Investment outlook 9th April 2020

Investment outlook 9th April 2020

A fortnightly look at global financial markets by deVere Groups Senior Investment Strategist Tom Elliott

Investors are looking beyond Covid-19, anticipating a sharp economic recovery
S&P 500 above the lows of December 2018
Worst appears to be over, but market volatility remains high
A Saudi/ Russia oil supply agreement?
U.K Boris Johnson in hospital, U.K government policy wont change
Envying the other’s problem? Sterling and the Swiss franc
Market sentiment: Much improved. Investors are looking beyond what will be terrible economic data over the coming months, to a global recovery in the second half of 2020.

Large government emergency spending packages, together with central banks announcing bond purchase schemes and easing fears of a shortage of dollars, helped stop the decline in global stock markets a fortnight ago. The subsequent recovery has endured, and the longer it does so the less suspicious investors will be that it is a so-called ‘dead cat bounce’. A steady return to normal life in China, and this week an apparent peaking of Covid-19 deaths in Italy and Spain, have further lifted sentiment, as has hope of an agreement between Saudi Arabia and Russia to curb the over-supply of oil.

The return of risk. Investors are eagerly looking for, and buying, under-priced and distressed assets. Highlighting this was the huge demand last week for a new $3bn bond from Carnival Corp, the cruise operator, that is part of a $6bn fund raising effort by the company to avert possible bankruptcy should the Covid-19 pandemic persist. The bond came with a coupon approaching 12%, with its boats offered as collateral, and it attracted $17bn of subscription. The company’s shares are up 41% since a low of 2nd April, following the success of the bond issue and the purchase of a slice of the company by a Middle Eastern investor.

The slothful FTSE100. The U.S and Japanese stock markets have led the global rally. In contrast, the U.K main market index has been a notable underperformer. The FTSE has been hit by weak commodity prices affecting energy and mining companies, and bank dividend cuts.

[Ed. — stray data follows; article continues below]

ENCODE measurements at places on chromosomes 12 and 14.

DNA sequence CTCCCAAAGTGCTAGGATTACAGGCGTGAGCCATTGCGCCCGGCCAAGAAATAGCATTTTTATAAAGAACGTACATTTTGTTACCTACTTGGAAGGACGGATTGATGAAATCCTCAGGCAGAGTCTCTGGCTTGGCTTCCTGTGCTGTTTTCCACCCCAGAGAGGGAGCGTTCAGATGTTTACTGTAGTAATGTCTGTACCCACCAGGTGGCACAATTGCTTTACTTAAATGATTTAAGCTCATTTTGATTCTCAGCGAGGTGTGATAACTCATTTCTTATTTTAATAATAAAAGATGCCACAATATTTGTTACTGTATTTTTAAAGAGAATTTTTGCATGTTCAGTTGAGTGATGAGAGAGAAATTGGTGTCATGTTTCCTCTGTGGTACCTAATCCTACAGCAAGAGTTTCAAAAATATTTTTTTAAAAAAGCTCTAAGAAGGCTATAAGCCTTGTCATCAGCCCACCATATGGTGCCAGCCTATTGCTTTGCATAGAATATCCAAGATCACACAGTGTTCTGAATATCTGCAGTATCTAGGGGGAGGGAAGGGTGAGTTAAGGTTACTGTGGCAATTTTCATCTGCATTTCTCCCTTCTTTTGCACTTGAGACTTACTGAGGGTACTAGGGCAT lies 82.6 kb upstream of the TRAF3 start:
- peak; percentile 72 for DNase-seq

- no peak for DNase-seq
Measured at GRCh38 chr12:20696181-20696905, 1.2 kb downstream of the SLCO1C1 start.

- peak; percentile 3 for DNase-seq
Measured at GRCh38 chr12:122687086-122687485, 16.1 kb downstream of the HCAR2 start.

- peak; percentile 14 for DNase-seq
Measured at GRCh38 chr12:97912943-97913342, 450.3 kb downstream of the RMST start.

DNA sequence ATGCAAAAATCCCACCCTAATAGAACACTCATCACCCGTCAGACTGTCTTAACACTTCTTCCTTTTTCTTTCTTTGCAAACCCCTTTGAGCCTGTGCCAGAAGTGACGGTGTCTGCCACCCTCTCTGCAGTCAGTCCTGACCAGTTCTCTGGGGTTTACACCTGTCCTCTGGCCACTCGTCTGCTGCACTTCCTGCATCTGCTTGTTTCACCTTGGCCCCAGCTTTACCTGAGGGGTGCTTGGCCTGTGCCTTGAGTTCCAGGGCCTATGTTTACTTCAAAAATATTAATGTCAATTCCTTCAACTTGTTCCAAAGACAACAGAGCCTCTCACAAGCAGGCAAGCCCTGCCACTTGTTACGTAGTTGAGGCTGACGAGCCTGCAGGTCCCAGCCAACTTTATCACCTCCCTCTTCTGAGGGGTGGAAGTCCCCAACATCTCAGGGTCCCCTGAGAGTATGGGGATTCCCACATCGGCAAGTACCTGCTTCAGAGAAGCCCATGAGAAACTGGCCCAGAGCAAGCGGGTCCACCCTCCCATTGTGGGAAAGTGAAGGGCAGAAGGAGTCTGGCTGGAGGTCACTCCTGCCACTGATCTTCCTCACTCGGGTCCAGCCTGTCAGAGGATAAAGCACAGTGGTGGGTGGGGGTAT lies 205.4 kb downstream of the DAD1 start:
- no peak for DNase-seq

Market outlook. We know that the economic data over the next few months will be dreadful. Double digit drops in GDP growth is expected to be reported for the second quarter in most OECD countries, along with extremely sharp increases in unemployment. There will be a severe hit to corporate earnings, with dividend pay outs and share buy-back schemes curtailed as companies retain cash in their balance sheets.

But stock markets are looking beyond this. The coming weeks look set to see a decline in Covid-19 deaths in Europe and the U.S, and governments will then start to unwind the lockdown measures. Given the extent of government support to the major economies, in the form of state-backed loans to businesses, furloughed wages, and ultra-low interest rates, it is reasonable to expect that many of the jobs lost or put on temporary hold in recent weeks will be quickly re-opened. If so, consumer and business spending might return to pre-crisis levels quite quickly during the third quarter of 2020. Indeed, pent-up demand could stimulate a mini-boom in many sectors, such consumer durables (ie, autos, household appliances etc).

A broadly based, multi-asset portfolio should help investors through any further volatility until capital markets are back to normal.

Oil. Brent crude is up $10 a barrel from the $23 low that it fell to on the 30th March. President Trump erred last week, when he Tweeted that Russia and Saudi Arabia had agreed to take out approximately 10 million barrels per day (mbpd) to prop up oil prices. There is, as yet, no agreement. However, talks between the three countries are -apparently- in progress, and there is speculation that Saudi Arabia and Russia may make significant cuts in output in response to the approximately 25 mbpd estimated drop in global demand (from 100 mbpd consumption, before the pandemic crisis).